Comparative physiology and biochemistry of a mutualism

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  • 相利共生の比較生理生化学
  • ソウ リ キョウセイ ノ ヒカク セイリ セイカガク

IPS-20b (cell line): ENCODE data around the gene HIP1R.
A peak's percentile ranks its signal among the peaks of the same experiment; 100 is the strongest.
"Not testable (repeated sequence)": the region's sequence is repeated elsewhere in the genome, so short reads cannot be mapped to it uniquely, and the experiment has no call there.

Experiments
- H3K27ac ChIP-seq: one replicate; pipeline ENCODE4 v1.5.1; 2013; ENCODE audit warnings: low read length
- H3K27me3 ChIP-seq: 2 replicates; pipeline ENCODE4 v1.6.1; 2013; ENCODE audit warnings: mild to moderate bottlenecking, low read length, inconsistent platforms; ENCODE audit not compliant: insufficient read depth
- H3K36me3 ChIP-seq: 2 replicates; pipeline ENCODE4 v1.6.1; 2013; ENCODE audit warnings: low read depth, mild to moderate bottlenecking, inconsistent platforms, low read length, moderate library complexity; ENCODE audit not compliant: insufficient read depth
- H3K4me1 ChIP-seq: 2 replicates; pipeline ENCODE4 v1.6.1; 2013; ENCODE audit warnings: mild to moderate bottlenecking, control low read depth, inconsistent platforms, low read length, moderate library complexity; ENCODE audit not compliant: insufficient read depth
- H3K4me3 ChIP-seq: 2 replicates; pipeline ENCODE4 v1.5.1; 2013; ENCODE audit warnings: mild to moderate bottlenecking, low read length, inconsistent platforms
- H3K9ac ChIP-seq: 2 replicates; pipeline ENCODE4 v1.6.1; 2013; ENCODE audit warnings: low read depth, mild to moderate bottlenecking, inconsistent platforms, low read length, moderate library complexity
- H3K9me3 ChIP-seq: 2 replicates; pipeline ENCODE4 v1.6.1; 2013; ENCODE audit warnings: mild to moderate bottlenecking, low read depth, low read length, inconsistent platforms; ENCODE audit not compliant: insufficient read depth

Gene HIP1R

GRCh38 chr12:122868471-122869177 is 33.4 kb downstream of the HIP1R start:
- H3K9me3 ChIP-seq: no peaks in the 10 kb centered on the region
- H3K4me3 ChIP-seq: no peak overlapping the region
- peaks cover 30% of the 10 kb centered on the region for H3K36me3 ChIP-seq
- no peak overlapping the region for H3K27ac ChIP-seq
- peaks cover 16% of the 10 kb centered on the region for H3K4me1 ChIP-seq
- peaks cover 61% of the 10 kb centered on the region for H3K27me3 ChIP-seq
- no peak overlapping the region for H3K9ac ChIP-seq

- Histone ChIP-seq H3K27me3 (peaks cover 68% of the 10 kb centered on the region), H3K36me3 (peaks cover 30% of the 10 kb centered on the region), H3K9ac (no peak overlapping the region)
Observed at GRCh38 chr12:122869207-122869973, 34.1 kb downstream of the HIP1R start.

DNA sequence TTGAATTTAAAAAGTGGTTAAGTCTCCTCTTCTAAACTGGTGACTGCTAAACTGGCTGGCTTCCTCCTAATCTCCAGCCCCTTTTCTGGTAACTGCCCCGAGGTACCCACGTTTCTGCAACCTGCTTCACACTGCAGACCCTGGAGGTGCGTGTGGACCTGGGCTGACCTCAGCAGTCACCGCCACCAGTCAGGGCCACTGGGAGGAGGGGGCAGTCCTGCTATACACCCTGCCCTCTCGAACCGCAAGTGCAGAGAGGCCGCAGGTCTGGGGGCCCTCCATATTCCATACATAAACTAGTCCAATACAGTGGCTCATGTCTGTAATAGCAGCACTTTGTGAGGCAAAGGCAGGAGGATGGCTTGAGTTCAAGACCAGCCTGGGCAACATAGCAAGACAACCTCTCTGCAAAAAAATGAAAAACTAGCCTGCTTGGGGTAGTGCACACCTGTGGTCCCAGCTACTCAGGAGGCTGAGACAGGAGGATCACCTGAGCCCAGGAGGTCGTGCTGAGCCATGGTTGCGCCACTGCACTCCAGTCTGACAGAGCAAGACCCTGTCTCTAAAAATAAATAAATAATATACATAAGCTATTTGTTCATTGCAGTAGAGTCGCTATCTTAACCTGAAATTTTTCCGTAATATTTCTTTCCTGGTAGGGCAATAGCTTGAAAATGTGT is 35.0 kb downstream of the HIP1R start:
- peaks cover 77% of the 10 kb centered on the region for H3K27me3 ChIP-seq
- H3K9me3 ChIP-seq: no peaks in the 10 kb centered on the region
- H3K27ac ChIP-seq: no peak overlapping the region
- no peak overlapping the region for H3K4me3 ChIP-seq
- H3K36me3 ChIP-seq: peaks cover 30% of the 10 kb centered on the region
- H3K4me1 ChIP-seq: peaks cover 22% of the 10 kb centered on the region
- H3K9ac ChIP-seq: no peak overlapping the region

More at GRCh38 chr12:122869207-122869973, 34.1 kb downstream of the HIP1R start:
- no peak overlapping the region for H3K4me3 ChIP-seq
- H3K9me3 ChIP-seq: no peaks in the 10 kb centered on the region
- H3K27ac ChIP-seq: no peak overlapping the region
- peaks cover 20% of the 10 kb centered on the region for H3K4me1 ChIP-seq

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The evolution of cooperation remains a central paradox in biology. Inter-specific cooperation, called mutualism, is ubiquitous in nature. However, there are conflicts of interest among interacting partners, and theoretically, the emergence of selfish, non-rewarding cheaters will lead the collapse of interactions. To avoid the spreads of cheaters, the interacting individuals are needed to optimize its cooperative behavior by flexible decision-making processes based on the previous cooperative experiences, environmental factors, available resources, and social information. Recent studies in mutualism between plants-pollinators, lycaenid butterflies-ants, and cleaner-client fishes began to elucidate the proximate mechanisms underlying the flexible cooperative behaviors. These researches emphasize the importance of learning based cooperation and common neuroendocrine regulation of the cooperative behavior. Under the ecologically relevant conditions, further physiological approaches on cooperative behavior and the rules of decision-making will provide new insights into the theoretical framework of evolution and stability of mutualistic interactions.



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